DEXA Bone Densitometry
Picturing the health and density of your bones
DEXA (Dual Energy X-Ray Absorptiometry) exams are one way to help your physician tell if your bones have lost density, and to what extent. When bones lose density, they lose strength, become porous, brittle, and vulnerable to breaking more easily. If this process reaches a certain measurable point, it’s called osteoporosis. Osteoporosis can lead to fractures in any bone, but the most important to your overall quantity and quality of life are your spine and your hips.
These are the factors that increase your risk for osteoporosis:
- an inactive lifestyle, lacking in exercise,
- abusing alcohol,
- inadequate calcium intake,
- taking certain medicines (steroids and thyroid medicines),
- experienced early menopause or are post-menopausal,
- Caucasian (white-skinned) or Asian,
- or are of small build.
Both men and women can have osteoporosis and you do not have to have all of these risks to develop osteoporosis.
For more information on Osteoporosis, see the National Osteoporosis Foundation web site. This site has much good information written in a way that you can understand, including tips for how to prevent osteoporosis, treat it, and even how to dress fashionably if your posture is affected by osteoporosis.
How DEXA works
DEXA works much like an X-ray, sending a tiny amount of radiation through your spine and hip. This amount of radiation is about 1/20th the amount in a chest X-ray. Denser areas of the bone will look different than less dense areas so that the computer can analyze the status of your bones.
What to expect at your appointment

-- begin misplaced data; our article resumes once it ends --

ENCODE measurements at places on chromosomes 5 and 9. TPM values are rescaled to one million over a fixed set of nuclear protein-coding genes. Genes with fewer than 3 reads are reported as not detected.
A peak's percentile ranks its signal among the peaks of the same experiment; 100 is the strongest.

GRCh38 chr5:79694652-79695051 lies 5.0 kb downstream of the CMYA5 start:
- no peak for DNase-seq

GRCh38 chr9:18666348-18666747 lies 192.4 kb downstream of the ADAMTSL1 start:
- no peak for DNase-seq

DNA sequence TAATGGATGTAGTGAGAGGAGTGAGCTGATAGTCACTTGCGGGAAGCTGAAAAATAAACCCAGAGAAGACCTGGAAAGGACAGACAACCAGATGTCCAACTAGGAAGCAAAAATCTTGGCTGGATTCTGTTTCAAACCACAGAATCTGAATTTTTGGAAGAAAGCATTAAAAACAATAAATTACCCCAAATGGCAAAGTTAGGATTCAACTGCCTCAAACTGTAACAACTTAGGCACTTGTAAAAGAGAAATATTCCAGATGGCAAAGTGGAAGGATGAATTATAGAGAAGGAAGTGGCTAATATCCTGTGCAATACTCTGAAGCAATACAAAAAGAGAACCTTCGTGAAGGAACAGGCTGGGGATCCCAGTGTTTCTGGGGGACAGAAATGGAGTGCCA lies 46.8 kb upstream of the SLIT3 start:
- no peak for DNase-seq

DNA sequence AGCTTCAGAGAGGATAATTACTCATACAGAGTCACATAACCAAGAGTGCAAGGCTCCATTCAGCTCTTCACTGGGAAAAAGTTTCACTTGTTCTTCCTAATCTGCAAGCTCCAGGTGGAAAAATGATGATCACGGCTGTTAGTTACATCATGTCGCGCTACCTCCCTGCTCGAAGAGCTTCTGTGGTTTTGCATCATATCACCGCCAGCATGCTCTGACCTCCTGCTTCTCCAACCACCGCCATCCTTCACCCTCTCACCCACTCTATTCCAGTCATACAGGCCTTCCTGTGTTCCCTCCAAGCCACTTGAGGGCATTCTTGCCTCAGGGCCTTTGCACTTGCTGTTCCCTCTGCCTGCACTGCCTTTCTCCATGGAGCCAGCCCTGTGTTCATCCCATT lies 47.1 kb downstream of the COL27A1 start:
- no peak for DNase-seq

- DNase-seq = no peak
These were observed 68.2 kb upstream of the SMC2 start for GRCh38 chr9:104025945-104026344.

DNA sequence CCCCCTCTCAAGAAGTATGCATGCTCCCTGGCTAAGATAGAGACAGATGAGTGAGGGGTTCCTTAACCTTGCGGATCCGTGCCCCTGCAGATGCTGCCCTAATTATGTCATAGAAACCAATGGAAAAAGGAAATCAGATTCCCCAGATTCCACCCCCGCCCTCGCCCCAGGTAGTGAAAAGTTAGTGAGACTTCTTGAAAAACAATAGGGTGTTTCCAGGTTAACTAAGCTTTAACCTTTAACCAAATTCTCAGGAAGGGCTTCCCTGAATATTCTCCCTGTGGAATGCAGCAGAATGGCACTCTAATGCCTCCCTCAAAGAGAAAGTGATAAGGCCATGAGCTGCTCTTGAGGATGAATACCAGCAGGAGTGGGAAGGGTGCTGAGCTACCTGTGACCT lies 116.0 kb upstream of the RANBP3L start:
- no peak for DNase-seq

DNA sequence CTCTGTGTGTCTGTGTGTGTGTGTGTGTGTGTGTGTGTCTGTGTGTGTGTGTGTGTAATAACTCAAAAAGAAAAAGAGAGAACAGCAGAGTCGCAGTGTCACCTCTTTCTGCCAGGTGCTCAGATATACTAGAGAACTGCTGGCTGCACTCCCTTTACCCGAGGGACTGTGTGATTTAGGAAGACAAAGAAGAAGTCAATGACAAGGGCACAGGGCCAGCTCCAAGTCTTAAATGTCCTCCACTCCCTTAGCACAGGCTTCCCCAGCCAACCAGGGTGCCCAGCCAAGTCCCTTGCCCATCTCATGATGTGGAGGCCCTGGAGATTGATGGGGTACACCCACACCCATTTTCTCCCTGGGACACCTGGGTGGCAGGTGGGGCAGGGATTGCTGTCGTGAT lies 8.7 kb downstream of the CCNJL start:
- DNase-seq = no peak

Wear comfortable clothing without metal buckles, zippers or buttons. Should you need to change clothes, we have gowns available.
The technologist will check your height and weight, and ask several questions about your family history of osteoporosis and your current and previous health. We’ll ask about results of previous osteoporosis screening, whether and when you’ve fractured a bone or bones as an adult, what medications you’ve been taking, and whether or not you are menopausal.
The exam itself is completely painless, noninvasive and safe, and takes ten to twenty minutes. For a DEXA scan of your back and hips, you will be assisted in lying flat on your back on the exam table. The DEXA machine will take pictures of the lumbar spine and hips, and after the scan is completed the computer will calculate your results. The technologist will compose a report with the information from your DEXA scan, the radiologist will review it, and a printout will be sent to the ordering physician.
You cannot have DEXA if:
- It has been less than 5 days since you had a procedure involving barium.
- You are undergoing radioactive iodine therapy for your thyroid.
- You weigh over 350 pounds.
When your doctor orders your exam, you will be told how to get your results. Your results should be in your hands within a week. If it has been over a week and you have not heard, do not assume everything is normal. SIRA technologists are prevented from telling you the results of your test. Call your physician’s office for your results